On June 28, 2011, the declaration of PANACO was published in the congressional gazette, La Gaceta, and it explained the Honduran State, through the ICF, had announced its decision to declare the park a protected area through Ministerial Agreement 008-2011. This resolution legally delimited and protected 30,031 hectares of marine and terrestrial areas. This agreement was the basis for subsequently declaring the entire PANACO area as a Ramsar site in 2013. Only one step remained for the park to become a reality: for Congress to make the official declaration.
For Cabrera’s organization, this was a triumph. The park’s 2012-2024 Management Plan was immediately created. The document stated that the core zone had to be set aside for conservation.
The file for the declaration of PANACO was sent on September 4, 2011, to Rigoberto Chang Castillo, the Secretary General of the National Congress at the time.
Twenty days later, Chang had submitted the PANACO bill to Congress, waiting for the president of the legislative chamber at the time, Juan Orlando Hernández – who is now facing trial in the United States on drug trafficking charges – to approve and sign it. According to requests for access to information made for this investigation, those are the latest communications on the status of the PANACO proposal in the National Congress archives.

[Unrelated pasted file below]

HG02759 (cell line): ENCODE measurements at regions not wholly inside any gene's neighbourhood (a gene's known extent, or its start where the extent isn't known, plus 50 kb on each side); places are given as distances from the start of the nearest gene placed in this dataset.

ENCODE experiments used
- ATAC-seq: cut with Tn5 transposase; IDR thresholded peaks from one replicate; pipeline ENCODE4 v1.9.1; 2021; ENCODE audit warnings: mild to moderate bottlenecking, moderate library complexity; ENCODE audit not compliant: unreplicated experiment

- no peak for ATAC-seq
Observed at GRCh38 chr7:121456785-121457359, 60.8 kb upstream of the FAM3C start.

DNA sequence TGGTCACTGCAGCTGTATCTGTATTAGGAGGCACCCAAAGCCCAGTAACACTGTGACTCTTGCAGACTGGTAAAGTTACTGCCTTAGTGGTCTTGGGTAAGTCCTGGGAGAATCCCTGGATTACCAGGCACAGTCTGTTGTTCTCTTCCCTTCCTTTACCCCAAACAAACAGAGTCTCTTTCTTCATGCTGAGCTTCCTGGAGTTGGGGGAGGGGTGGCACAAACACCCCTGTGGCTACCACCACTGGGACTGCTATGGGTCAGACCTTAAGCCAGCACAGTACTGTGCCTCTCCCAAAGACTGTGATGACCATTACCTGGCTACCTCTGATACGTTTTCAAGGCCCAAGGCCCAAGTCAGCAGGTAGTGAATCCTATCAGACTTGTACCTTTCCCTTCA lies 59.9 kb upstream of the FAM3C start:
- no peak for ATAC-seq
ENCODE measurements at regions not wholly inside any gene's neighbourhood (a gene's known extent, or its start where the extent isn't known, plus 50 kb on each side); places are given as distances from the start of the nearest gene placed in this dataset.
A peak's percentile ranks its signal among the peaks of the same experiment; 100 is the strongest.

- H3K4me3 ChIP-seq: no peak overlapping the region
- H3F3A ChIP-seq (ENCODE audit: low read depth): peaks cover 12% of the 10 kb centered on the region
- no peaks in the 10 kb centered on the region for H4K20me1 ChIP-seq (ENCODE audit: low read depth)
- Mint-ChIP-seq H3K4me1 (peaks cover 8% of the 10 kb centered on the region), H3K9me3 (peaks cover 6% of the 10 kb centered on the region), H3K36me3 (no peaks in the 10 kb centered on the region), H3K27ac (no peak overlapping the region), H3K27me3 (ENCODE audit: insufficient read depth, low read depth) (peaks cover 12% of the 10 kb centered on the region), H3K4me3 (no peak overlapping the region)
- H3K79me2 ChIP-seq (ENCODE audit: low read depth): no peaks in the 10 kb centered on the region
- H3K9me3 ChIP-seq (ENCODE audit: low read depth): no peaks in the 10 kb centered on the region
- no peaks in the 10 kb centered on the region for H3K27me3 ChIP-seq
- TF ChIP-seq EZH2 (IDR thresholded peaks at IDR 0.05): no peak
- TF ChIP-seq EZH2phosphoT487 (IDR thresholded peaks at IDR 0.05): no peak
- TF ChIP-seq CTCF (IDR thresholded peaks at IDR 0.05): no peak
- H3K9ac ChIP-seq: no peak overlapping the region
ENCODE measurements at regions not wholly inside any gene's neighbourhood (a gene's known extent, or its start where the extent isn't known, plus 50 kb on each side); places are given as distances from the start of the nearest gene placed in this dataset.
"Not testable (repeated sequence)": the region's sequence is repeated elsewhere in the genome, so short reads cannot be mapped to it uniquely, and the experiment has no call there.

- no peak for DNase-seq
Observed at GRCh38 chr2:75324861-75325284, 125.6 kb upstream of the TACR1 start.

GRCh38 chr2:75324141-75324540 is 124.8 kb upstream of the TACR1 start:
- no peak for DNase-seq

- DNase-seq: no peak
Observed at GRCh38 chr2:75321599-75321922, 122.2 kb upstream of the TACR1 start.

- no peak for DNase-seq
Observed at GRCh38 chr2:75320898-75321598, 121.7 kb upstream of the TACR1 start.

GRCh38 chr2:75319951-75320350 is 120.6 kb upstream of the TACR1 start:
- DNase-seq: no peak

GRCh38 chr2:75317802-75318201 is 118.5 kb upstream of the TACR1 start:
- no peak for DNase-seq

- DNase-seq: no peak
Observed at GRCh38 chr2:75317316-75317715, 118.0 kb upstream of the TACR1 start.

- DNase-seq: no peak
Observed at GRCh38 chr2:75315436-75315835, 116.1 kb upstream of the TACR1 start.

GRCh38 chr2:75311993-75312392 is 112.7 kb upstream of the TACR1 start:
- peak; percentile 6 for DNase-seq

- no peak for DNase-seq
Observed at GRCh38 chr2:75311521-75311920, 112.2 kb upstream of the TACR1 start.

And it turns out that the file disappeared.
A copy of the file was requested from the ICF. Their response was: “This Department does not have such information, given that the file that was in the custody of the DAP [Department of Protected Areas of the ICF], was burned during the fire that occurred in the ICF facilities on April 26, 2013, which was communicated to the public through Agreement 01A-ICF-2013 and published in La Gaceta No. 33,122 dated May 13, 2013.” Further, “the file submitted to the National Congress of the Republic was lost in said State Body”.
The PANACO proposal remained in legal limbo and was never declared by the National Congress. Due to its regional and international importance, its boundaries and geographic area of 30,031 hectares coincide almost entirely with the hectares declared as a Ramsar site in 2013.
Between 2011 and 2014, the Cuyamel wetlands, located in the core zone intended to be protected by PANACO, were destroyed. About 1,170 hectares of wetland disappeared.
The destruction of the Cuyamel wetlands